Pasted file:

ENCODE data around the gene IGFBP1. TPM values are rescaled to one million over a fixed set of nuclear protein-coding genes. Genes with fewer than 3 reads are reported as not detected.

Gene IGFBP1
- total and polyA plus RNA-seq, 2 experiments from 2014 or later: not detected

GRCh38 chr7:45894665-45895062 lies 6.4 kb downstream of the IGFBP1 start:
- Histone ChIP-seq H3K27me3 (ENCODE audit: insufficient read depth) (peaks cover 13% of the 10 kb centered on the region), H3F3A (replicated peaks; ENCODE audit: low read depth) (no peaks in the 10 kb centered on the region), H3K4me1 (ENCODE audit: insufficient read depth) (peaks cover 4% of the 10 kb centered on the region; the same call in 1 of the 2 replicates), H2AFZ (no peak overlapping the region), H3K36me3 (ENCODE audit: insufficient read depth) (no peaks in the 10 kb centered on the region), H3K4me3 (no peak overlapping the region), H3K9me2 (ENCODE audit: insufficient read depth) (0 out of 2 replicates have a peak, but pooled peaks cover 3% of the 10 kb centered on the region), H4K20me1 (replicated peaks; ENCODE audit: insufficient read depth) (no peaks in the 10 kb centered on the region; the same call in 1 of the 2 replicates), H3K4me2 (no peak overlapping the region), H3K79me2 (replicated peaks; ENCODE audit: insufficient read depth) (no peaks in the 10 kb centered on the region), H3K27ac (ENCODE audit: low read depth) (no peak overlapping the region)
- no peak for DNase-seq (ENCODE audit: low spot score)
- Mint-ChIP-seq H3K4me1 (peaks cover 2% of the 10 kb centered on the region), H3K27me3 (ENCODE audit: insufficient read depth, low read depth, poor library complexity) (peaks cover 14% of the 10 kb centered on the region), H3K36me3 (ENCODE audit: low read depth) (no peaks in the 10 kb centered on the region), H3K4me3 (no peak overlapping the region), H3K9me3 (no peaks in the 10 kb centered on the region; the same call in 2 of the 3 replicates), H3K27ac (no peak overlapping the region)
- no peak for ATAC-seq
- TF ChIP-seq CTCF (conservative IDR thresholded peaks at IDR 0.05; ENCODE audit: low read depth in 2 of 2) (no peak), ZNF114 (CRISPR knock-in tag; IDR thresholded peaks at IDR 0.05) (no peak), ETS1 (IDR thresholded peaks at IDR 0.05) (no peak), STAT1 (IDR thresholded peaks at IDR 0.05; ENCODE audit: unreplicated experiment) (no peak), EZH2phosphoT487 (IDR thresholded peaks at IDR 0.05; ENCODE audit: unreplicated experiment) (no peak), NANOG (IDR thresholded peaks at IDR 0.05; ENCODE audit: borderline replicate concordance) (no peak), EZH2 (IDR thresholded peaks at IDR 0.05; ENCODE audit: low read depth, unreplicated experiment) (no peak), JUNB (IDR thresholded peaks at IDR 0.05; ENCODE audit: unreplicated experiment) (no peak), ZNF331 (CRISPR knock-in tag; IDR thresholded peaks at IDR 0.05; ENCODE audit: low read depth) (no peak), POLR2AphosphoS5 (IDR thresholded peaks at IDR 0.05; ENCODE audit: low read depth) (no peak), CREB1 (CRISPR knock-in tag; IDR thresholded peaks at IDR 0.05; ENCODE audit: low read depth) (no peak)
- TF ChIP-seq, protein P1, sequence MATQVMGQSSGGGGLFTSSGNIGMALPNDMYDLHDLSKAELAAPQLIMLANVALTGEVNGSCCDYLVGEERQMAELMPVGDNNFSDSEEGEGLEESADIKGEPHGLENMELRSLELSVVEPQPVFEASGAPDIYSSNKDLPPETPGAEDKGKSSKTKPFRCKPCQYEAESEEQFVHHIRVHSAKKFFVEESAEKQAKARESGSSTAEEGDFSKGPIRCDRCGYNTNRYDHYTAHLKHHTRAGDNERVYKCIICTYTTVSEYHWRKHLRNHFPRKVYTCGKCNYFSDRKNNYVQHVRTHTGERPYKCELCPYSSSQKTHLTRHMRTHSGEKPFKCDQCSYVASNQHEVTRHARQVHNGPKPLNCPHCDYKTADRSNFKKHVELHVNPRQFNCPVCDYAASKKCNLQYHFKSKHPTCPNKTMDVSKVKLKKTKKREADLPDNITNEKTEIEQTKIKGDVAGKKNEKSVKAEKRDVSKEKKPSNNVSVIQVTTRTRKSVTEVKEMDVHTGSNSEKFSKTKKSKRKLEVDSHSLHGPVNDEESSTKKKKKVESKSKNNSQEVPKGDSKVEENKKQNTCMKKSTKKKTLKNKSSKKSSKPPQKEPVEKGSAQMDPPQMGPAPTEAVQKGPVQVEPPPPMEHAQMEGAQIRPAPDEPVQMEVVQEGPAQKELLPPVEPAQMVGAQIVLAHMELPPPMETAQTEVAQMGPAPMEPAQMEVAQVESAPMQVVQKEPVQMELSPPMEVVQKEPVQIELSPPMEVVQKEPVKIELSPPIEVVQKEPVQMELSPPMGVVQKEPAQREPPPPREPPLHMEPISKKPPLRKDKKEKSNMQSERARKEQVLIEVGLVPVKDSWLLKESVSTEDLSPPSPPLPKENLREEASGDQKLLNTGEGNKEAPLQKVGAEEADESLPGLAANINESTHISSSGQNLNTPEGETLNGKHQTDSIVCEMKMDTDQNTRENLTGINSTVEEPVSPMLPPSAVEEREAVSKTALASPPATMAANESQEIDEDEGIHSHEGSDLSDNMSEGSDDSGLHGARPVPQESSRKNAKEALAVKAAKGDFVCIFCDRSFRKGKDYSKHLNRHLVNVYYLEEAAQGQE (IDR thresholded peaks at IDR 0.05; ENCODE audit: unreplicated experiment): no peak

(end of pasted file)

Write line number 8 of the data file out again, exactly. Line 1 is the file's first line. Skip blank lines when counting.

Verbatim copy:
- no peak for ATAC-seq